Photos by Maxwell Tielman
Welcome back to Sound Garden! This week’s musical inspiration is a study in paradox. Matthew Sweet’s third album, Girlfriend, was released in 1991 and is a shining example of utterly listenable power pop. Many critics have lauded it as among the best albums of the 1990s. This is all well and good, except for the fact that it is an album entirely devoted to his painful divorce. If you listen to the lyrics and themes closely and ignore the bright guitar and upbeat rhythms, Sweet’s sadness is revealed. I seem to have a yen for albums like this; much of Stevie Wonder’s early work features heavy lyrics paired with gorgeous, lofty music. We can take some time at a later date to speculate about the complexity of my musical taste, but for now, on to the flowers! :)
I’m on a sugary sweet hangover from Valentine’s Day, so I selected some real beauties this week. The photograph on the cover of the album is of Tuesday Weld (an actress from the 1950s), and I just love her knowing look and vintage fur collar. Because the image is so soft, cozy and romantic, I chose blooms that not only matched the muted palette but also reflected the feathery textures.
Follow along with me after the jump as I take you through a “craft” for non-crafters (like me!). We will wrap up a vase just like Tuesday Weld is wrapping herself up on Girlfriend‘s cover. And I will demonstrate a floral arrangement that includes sweet, feminine blooms and, as always, a hint of spiky texture. — Sarah
The full post continues after the jump . . .
Above are the “showcase” blooms for our arrangement.
Above are the supporting players.
Although I am forever crazy about mercury glass vessels, I decided I wanted something softer and warmer for this particular arrangement. Using a thick silk-wired ribbon, I wrapped the vase from top to bottom.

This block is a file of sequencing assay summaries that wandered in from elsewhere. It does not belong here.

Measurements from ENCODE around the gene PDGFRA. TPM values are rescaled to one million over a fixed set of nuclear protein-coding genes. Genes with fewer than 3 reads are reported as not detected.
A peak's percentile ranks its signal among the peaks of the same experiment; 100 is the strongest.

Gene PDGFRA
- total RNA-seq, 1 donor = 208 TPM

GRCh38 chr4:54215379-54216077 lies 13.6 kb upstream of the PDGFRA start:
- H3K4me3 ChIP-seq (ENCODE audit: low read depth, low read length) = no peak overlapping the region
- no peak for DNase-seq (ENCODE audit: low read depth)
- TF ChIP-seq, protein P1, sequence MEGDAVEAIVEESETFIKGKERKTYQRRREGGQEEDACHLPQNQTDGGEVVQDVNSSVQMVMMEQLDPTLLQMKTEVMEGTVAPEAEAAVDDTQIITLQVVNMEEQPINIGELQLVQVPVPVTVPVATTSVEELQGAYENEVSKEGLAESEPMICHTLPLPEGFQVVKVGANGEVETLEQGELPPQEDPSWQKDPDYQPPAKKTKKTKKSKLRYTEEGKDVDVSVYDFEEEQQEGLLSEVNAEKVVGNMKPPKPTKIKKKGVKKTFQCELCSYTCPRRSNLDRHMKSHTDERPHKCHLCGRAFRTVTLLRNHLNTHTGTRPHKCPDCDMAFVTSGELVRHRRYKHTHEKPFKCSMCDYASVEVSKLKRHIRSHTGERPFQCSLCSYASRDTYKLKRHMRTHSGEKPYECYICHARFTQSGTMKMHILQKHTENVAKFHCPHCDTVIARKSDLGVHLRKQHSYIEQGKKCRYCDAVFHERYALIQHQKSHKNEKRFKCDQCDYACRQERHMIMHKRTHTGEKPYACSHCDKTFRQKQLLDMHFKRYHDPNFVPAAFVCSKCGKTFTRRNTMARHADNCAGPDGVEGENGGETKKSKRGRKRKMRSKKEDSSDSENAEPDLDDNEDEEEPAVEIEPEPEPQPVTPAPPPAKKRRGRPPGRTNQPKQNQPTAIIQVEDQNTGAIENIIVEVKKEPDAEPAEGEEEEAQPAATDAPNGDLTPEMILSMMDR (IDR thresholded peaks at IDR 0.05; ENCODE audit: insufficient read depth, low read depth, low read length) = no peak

First, I took a strip of clear, sticky floral adhesive that you can find at any floral supply or craft store. There are two kinds of floral adhesive. The first comes in green and has a silly putty-like texture. This adhesive is good for keeping taper candles secure in candelabras, “gluing” a large floral arrangement to a pedestal vase, etc. The second kind is used here. It is clear and has the texture of very thick rubber cement. It is stretchy and very, very sticky. You could also substitute a glue gun, but on a non-porous surface, I often find it difficult to get the ribbon to stick.
I folded the ribbon under so I got a clean edge, fastened the strip of floral tape to the underside and simply stuck that end to the top rim of the vase. Then I carefully and tightly began to wrap the ribbon in layers down the surface of the vase while slowly spinning it. When I got to the bottom of the vase, I simply repeated folding the ribbon under and securing it to the vase with a strip of floral adhesive. Done and done.
Then I added some of the softer elements — the ranunculus, lilac and protea blossoms. My goal with this arrangement was to create a mild cascade effect, with the “face flowers” appearing to “fall” from the top left down across the arrangement and toward the bottom right. Hopefully, you can suss that out in the finished product picture below.
Above you can see that I focused on clustering some of the face flowers, like the roses and ranunculus. This is a particularly nice effect when using a more traditional bloom such as a rose. If you cluster several together, the arrangement is elevated.
When I listen to Girlfriend, I am hit with a major wave of nostalgia. The album represents a very specific time in my life that was filled with young heartbreak and future promise all at once. Today I wanted to create a design that was both tender and sweet but also hinted at coming of age. Ultimately, all great romances include a dynamic mix of colors and textures.
Join me back here in two weeks when I delve into another sonic adventure with flowers.